Thursday, December 31, 2020


 I guess most of us will be pleased to see the end of 2020. However there must certainly be widespread consternation about 2021 as to whether it will be more of the same, a return to normal or the advent of a "new" normal. A transition of some sort is inevitable.

There was also anxiety, but on a different scale, in the shipping world, fifty years ago as containers were making a significant impact on how cargo was transported. Hard as it is to believe today, Maersk Lines, now the world's largest container operator, was slow to make a commitment to containers. Much of its trade was with Asia where things were still done in the traditional way. Therefore Maersk was still building conventional cargo ships.

The handsome Clifford Maersk was built in 1969 by Bergens MV in Norway. A 10,918 gt, 14,159 dwt ship it was equipped with an array of two 25 tonne cranes, one 60 ton, one 30 ton, ten 10 ton and six 5 ton derricks! It had six holds, some of which were refrigerated and accessed through side doors. It also had tank space to carry latex, vegetable oil or molasses and high flash point liquids. Its massive 9 cylinder B+W main engine propelled the ship at 22.5 knots.

In this early 1971 photo at pier 36,  you can see Canron erecting a container crane at Halterm in the background, and so the writing was definitely on the wall as ACL and DART had already started serving Halifax with containers and RoRo.

By 1980 Maersk built a new, longer, cellular forebody for the ship and converted it to a 21,349 gt, 21,349 dwt container ship. They sold it in 1988, and renamed Jian He it lasted until 1988 when it was broken up in Tianjin.

Clara Maersk was built to the similar specs by Kockums MV, Malmo, Sweden in 1968, measuring 11,000 gt, and 14,164 dwt, with one 80 ton, one 25 ton, eight 10 ton and twelve 5 ton derricks. In 1980 it received a similar conversion with a wider, longer forebody, emerging as a 21,609 gt, 25,078 dwt container ship. It served as TFL Adams from 1984-1986, reverting to Clara Maersk until 1988 when it was sold and renamed Yi He. It was not broken up until May 2004. 
Another sister of the C class was Chastine Maersk, also built by Bergens MV, but in 1968. The 10,918 gt, 14,169 dwt ship was equally equipped with a veritable catalog of cargo gear.It therefore made for an awkward container carrier.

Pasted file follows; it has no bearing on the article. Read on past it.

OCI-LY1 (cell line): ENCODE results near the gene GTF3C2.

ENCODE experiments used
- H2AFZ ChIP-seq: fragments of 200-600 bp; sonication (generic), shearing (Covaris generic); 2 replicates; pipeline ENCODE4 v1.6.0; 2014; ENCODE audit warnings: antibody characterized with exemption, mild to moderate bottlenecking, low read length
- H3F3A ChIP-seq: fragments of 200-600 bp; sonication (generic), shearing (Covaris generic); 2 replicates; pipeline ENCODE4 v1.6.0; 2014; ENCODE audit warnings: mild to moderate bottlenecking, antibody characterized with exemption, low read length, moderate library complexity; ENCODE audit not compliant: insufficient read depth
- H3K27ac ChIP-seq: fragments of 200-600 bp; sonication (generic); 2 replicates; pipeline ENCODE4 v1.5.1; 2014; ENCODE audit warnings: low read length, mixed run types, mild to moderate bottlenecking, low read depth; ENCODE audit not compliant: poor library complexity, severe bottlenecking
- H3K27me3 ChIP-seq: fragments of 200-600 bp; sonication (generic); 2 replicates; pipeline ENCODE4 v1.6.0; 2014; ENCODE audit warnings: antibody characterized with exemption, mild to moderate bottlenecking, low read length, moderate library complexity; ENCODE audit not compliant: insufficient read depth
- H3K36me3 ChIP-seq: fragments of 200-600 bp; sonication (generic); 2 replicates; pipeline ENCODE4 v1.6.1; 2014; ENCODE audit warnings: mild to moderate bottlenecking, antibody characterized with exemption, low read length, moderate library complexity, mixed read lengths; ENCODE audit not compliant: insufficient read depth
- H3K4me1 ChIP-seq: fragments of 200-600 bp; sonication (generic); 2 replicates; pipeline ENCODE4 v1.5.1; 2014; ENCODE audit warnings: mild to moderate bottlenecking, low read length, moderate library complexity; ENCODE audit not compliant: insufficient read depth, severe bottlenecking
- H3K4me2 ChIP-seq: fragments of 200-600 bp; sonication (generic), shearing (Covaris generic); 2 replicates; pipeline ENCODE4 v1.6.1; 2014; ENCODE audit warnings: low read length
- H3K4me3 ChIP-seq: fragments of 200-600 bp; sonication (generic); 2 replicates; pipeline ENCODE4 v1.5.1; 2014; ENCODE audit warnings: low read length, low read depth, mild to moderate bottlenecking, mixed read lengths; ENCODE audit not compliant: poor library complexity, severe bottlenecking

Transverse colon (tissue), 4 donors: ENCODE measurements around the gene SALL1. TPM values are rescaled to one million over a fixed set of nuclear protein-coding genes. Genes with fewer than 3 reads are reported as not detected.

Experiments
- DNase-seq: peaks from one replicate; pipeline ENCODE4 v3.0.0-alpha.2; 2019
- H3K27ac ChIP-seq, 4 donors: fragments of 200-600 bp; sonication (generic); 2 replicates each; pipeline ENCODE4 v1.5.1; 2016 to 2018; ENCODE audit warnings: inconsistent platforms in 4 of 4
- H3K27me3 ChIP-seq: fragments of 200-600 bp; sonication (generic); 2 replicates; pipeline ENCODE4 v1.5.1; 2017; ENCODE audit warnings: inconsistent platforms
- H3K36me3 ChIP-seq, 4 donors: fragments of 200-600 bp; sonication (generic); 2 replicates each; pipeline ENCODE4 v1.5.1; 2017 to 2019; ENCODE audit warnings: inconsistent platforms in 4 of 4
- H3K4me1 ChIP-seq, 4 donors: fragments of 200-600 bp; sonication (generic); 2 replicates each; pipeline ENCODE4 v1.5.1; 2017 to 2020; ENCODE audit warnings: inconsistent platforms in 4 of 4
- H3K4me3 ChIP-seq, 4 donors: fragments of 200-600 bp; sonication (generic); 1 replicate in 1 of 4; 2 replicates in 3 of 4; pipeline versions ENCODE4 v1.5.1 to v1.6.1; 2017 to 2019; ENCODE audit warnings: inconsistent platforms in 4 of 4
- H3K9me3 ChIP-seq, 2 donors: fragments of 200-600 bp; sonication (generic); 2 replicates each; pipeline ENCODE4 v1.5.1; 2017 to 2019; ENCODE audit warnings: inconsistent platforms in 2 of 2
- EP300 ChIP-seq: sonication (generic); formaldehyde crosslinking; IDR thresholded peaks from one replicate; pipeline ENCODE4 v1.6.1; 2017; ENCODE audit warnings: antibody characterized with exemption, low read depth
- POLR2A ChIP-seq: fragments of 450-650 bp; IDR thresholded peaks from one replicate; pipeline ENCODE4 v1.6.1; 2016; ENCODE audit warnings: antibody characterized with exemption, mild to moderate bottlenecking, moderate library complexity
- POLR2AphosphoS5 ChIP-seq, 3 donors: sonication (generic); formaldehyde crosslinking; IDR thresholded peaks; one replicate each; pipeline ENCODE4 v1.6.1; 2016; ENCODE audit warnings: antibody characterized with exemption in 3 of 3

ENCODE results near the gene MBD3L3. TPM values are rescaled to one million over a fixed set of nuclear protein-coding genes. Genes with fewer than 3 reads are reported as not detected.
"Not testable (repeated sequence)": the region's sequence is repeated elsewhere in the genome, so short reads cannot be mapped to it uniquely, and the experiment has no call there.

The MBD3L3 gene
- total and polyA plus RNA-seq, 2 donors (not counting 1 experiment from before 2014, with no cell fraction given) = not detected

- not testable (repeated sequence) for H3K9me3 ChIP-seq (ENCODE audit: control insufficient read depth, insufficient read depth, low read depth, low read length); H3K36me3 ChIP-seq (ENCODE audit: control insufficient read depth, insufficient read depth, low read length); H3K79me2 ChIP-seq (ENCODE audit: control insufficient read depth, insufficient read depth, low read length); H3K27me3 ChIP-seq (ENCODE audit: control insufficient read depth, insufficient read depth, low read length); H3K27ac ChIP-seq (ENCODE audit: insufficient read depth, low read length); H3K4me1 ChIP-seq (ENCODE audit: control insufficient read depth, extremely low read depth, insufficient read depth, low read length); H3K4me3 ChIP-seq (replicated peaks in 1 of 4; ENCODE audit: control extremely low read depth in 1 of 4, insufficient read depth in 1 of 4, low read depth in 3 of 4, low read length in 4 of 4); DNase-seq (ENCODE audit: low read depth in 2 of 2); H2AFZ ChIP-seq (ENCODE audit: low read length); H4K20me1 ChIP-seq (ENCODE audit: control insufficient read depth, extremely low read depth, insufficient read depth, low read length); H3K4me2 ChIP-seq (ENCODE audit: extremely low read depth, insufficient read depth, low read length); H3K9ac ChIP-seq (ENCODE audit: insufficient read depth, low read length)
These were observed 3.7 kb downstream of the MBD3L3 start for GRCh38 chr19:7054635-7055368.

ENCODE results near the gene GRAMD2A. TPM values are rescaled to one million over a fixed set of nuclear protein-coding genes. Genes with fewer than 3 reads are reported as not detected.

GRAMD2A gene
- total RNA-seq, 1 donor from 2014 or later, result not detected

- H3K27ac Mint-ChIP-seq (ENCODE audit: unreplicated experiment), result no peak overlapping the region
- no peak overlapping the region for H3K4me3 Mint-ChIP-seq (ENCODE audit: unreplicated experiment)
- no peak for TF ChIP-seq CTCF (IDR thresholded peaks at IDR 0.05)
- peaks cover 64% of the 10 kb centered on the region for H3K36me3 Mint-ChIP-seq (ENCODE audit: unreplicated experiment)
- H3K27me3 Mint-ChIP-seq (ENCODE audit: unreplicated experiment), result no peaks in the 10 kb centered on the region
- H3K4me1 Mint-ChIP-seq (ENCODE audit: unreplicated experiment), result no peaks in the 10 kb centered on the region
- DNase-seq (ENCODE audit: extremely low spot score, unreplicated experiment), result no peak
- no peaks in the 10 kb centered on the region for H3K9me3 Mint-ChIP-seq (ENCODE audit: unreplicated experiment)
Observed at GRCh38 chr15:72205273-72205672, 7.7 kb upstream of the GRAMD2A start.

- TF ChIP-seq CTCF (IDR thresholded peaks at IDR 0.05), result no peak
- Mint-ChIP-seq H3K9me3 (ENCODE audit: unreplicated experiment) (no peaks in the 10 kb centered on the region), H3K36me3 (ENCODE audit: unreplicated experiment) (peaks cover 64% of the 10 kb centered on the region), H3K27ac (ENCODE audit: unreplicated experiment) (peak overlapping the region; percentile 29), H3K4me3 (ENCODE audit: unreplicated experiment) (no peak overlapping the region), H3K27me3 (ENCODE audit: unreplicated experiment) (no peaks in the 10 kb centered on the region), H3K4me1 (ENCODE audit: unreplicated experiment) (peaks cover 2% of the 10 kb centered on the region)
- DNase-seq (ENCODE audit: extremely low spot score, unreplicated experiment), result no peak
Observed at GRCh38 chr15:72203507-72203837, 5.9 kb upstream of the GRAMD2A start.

Later in 1980 it received a similar conversion with a new 11.6 m longer forebody, resulting in a 21,609 gt, 25,007 dwt ship. Sold and renamed Hui He in 1987 it was reportedly broken up in China in 2002.

Maersk was regularly serving Halifax in 1970 with several similar ships, including Trein Maersk.

Seen here at pier 37, with the Canadian coaster O.K.Service XI at pier 34, they were all handling cargo the old way with slings and palettes, although modern "towmotor" forklifts had taken the place of hand carts.

Built at Maersk's company owned Odense Staalskibs AS, in Denmark, but completed by Burmeister + Wain's Copenhagen shipyard, in 1962 Trein Maersk measured 12,310 gt and 14,387 dwt. Also powered by B+W its speed was listed as 21.75 knots. It was fitted out with one 80 ton, one 25 ton, eight 10 ton and twelve 5 ton derricks. 

By 1981 Maersk became fully committed to containers and they sold the ship. It became New Stallion but only lasted until 1985 when it was broken up in China.  

Sister ship Thomas Maersk also dating from 1962 and 12,310gt, 14,390 dwt was built entirely by B+W in Copenhagen. Sold in 1980 and renamed Sarika B it was scrapped in Kaohsiung in 1982.

Slightly older ships such as Lica Maersk were also smaller, with five holds.

Built in 1962 by AG Weser in Bremen, it was a 6365 gt, 9725 dwt ship also fitted with tanks for vegetable oil, latex or molasses and had a similar outfit of one 80 ton, two 15 ton and twenty 5 ton derricks. It also had side doors (just forward of the "E" in "LINE" and midway aft). Its 10,000 bhp B+W, fitted amidships, gave it a tamer 17.5 knots cruising speed. Ships of this class did not make the cut when it came to the container age, and were sent directly to Kaohsiung, where this one was scrapped in 1980.
Maersk eventually made a successful transition to the "new normal" (although it is being challenged for the number one spot by MSC as noted in yesterday's post) and its trademark blue hulls and seven pointed star continue to be seen in Halifax and in ports around the world.

 Shipfax wishes all its readers a successful transition into 2021 and a safe and prosperous new year.

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